This historic, black-and-white portrait photo shows an elderly white man with a young white boy behind him. Both gaze off to the right. The elder Kohrs is dressed formally in a medium-colored suit, dress shirt with a starched white collar, and a cravat. He has smooth white hair, combed over to the left and cut short, and a fluffy, white goatee with no moustache. Behind him, positioned a head higher than Kohrs, is young Conrad Kohrs Warren. He has short, medium-colored hair, parted far to the right with a gentle wave in the middle. He wears an all-white outfit with an undershirt and long-sleeved jacket with lapels so wide they drape over his shoulders. The boy’s left hand rests lightly over his grandfather’s left shoulder.
John “Johney” Bielenberg was Kohrs’ younger brother and an expert cattleman. At 18 he arrived in Montana to help with Kohrs' gold camp butcher shops. Their family partnership lasted over 50 years. His passion for breeding horses grew with the need for superior saddle horses on the range. As early as 1873, he was breeding Thoroughbred stallions to native mares, producing some of the best horses for working cattle in the state.
This is a modern color photo of two brown horses stretching their necks down to graze in a grass field. The short grass under their hooves is yellowish tan in most areas mixed with a few green areas. There may be a light glaze of frost or snow cover on the ground. The horse in the foreground is a medium-brown color with white spots high on its rear thigh. Its two front forelegs are white up to the knees. A long, white diamond runs from its forehead to its muzzle. It has a long blonde tail and short-cropped, blonde crest (mane). Its ears are perked up, and its legs look like they are in motion toward the grazing spot. The horse in the background is a rust-brown color throughout, except for a tiny white diamond on its forehead. Its crest and tail are black. Its front legs are split like a V-shape to support it while it grazes while its hind legs are blocked from view by the rear of the front horse.
Conrad Kohrs Warren spent many summers here with his grandparents and his Uncle Johney. He developed a love of animals and the family ranch. At 25 he became the ranch manager. He experimented with artificial insemination, a breeding program for draft horses and cattle, and veterinary skills. In 1940 he bought the ranch. His and his wife Nell's foresight and determination helped preserve the buildings, artifacts, records, and lore of his family that are today part of the park.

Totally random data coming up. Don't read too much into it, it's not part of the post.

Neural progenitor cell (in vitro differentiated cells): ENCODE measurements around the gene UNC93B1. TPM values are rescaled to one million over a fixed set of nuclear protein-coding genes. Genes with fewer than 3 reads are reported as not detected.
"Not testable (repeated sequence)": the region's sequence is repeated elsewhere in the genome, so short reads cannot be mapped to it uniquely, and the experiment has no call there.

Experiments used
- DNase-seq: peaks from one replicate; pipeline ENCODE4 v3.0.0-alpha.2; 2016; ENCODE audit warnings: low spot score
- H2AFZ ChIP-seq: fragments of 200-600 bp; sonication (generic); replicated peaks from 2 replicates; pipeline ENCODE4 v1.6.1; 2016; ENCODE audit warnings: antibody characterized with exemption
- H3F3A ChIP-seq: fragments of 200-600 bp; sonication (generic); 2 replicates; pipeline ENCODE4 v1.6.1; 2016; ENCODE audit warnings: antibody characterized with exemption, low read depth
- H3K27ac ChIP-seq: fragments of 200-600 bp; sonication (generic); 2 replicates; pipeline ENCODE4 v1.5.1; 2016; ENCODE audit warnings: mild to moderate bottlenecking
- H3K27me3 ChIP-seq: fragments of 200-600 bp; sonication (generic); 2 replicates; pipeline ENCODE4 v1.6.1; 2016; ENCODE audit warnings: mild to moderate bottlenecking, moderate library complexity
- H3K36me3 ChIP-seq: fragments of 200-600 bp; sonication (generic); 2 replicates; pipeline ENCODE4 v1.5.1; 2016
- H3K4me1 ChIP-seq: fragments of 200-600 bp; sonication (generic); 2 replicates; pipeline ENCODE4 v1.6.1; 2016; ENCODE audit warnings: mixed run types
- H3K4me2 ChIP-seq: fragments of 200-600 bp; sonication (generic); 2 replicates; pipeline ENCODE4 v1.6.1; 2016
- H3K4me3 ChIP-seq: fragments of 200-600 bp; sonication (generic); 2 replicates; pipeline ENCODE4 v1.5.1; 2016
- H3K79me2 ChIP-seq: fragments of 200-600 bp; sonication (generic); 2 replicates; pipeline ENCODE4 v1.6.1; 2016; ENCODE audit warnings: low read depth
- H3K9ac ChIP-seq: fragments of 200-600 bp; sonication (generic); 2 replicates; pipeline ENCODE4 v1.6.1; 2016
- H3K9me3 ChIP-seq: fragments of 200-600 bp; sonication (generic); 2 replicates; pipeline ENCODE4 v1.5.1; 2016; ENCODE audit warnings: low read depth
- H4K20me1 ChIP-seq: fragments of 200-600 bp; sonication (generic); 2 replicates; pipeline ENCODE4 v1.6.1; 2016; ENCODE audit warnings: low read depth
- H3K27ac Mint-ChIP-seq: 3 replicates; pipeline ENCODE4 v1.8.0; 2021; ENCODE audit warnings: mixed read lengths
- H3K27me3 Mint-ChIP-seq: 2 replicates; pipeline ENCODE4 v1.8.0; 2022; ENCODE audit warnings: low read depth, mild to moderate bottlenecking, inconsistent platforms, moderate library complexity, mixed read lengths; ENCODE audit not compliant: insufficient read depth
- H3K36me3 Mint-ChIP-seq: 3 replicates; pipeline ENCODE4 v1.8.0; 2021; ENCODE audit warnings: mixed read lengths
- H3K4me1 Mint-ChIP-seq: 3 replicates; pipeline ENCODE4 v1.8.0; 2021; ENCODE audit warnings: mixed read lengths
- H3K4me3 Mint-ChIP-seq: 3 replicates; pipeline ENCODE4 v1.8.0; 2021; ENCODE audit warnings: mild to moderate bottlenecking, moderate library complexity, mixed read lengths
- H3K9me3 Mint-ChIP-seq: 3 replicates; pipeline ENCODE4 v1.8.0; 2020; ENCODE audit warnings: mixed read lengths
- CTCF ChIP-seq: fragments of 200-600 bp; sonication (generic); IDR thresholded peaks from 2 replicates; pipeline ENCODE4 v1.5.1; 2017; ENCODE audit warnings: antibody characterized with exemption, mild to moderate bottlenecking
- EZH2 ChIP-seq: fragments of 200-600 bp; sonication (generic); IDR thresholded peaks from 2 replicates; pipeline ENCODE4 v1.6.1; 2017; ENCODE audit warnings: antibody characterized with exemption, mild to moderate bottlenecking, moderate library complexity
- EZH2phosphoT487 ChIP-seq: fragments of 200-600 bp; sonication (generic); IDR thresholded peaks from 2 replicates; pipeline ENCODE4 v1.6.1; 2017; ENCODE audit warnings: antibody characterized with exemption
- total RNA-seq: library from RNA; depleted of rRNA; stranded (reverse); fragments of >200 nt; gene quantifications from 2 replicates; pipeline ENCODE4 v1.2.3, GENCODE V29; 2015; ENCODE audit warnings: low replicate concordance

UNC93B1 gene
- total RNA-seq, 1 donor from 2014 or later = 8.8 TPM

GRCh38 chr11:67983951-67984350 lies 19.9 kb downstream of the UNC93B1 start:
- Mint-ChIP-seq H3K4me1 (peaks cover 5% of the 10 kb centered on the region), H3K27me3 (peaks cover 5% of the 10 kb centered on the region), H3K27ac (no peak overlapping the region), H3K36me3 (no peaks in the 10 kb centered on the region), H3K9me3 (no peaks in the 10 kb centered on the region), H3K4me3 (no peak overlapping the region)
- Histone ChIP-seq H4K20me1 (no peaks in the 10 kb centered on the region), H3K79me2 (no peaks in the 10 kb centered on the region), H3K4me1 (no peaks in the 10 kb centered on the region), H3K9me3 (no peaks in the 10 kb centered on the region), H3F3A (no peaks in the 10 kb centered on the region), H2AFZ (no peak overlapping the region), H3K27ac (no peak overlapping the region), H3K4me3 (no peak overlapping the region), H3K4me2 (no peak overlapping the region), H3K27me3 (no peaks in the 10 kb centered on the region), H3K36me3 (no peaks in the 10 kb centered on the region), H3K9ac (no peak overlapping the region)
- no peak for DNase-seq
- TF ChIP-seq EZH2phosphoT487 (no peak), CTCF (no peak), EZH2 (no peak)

This is a modern color landscape photo of part of the ranch. The foreground features wooden fencing, flat grassy areas with a lush green color, several red or white buildings with gray roofs, and a few other indistinct human-made structures. Behind these are a dark green treeline and rolling, green hills, lit up in some places by sunshine peeking through the overcast sky, that crawl up the mountains beyond. The dramatic backdrop is Mount Powell, which is centered in the photo. A tall, snow-capped mountain range in the distance.
When newlywed Augusta Kohrs arrived at the ranch, she found a rough, pine-floor house—an informal home for her husband Conrad, and his ten hired men. Her first mattress was a homemade, straw-filled sack infested with bedbugs. She waged a “war of extermination” until no bug could be found. Pregnant with their first child, she kept floors “spotlessly white by scrubbing,” made soap and candles, cooked, roasted coffee, tended chickens, and milked cows. Her hard work over the next 20 years created the luxurious Victorian home her family enjoyed.
Proud, tall, beautiful, Augusta (age 33 in this portrait) met Conrad Kohrs when children in Germany. They married in Iowa February 23, 1868, after dating for about three weeks.